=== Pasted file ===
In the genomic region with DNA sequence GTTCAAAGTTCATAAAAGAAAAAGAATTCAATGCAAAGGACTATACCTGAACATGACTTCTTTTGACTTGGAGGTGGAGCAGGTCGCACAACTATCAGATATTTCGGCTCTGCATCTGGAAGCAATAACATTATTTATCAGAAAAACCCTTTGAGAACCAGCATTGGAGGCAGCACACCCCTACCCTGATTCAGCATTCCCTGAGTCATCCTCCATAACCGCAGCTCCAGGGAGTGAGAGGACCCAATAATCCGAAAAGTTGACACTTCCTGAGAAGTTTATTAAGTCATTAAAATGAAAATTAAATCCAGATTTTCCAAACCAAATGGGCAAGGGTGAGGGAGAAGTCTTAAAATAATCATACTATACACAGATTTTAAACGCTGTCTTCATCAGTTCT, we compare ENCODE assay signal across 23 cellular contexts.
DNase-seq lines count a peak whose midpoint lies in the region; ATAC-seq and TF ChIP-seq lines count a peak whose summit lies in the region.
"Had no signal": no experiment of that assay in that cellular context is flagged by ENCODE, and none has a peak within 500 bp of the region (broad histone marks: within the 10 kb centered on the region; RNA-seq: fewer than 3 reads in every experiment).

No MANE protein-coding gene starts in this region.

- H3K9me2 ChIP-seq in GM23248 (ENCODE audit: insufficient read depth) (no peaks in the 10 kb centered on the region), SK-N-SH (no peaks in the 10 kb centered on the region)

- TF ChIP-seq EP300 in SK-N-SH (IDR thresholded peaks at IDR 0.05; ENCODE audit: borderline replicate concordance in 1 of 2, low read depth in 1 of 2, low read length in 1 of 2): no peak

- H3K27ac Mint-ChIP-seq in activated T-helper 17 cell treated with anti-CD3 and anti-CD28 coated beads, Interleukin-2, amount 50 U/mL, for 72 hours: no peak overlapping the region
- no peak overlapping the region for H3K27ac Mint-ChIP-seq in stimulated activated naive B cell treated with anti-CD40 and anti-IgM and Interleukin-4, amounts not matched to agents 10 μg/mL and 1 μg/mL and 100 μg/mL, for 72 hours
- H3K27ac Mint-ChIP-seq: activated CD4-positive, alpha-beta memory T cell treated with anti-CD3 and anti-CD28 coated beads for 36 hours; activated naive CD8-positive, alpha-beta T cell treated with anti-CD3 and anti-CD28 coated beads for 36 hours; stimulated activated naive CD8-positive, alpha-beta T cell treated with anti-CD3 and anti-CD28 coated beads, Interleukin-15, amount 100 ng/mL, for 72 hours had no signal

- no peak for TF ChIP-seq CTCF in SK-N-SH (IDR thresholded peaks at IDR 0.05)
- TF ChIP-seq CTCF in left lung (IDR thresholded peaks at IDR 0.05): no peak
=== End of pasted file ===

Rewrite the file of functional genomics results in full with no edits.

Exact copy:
In the genomic region with DNA sequence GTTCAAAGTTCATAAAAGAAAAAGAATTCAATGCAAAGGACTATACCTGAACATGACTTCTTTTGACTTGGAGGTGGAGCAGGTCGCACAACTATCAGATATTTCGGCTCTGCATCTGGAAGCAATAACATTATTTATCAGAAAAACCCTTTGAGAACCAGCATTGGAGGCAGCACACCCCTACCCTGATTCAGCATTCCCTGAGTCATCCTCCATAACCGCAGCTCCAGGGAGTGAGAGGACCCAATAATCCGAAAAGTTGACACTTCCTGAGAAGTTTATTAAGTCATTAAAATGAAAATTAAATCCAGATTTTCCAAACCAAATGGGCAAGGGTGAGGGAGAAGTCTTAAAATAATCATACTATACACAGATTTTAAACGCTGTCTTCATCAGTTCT, we compare ENCODE assay signal across 23 cellular contexts.
DNase-seq lines count a peak whose midpoint lies in the region; ATAC-seq and TF ChIP-seq lines count a peak whose summit lies in the region.
"Had no signal": no experiment of that assay in that cellular context is flagged by ENCODE, and none has a peak within 500 bp of the region (broad histone marks: within the 10 kb centered on the region; RNA-seq: fewer than 3 reads in every experiment).

No MANE protein-coding gene starts in this region.

- H3K9me2 ChIP-seq in GM23248 (ENCODE audit: insufficient read depth) (no peaks in the 10 kb centered on the region), SK-N-SH (no peaks in the 10 kb centered on the region)

- TF ChIP-seq EP300 in SK-N-SH (IDR thresholded peaks at IDR 0.05; ENCODE audit: borderline replicate concordance in 1 of 2, low read depth in 1 of 2, low read length in 1 of 2): no peak

- H3K27ac Mint-ChIP-seq in activated T-helper 17 cell treated with anti-CD3 and anti-CD28 coated beads, Interleukin-2, amount 50 U/mL, for 72 hours: no peak overlapping the region
- no peak overlapping the region for H3K27ac Mint-ChIP-seq in stimulated activated naive B cell treated with anti-CD40 and anti-IgM and Interleukin-4, amounts not matched to agents 10 μg/mL and 1 μg/mL and 100 μg/mL, for 72 hours
- H3K27ac Mint-ChIP-seq: activated CD4-positive, alpha-beta memory T cell treated with anti-CD3 and anti-CD28 coated beads for 36 hours; activated naive CD8-positive, alpha-beta T cell treated with anti-CD3 and anti-CD28 coated beads for 36 hours; stimulated activated naive CD8-positive, alpha-beta T cell treated with anti-CD3 and anti-CD28 coated beads, Interleukin-15, amount 100 ng/mL, for 72 hours had no signal

- no peak for TF ChIP-seq CTCF in SK-N-SH (IDR thresholded peaks at IDR 0.05)
- TF ChIP-seq CTCF in left lung (IDR thresholded peaks at IDR 0.05): no peak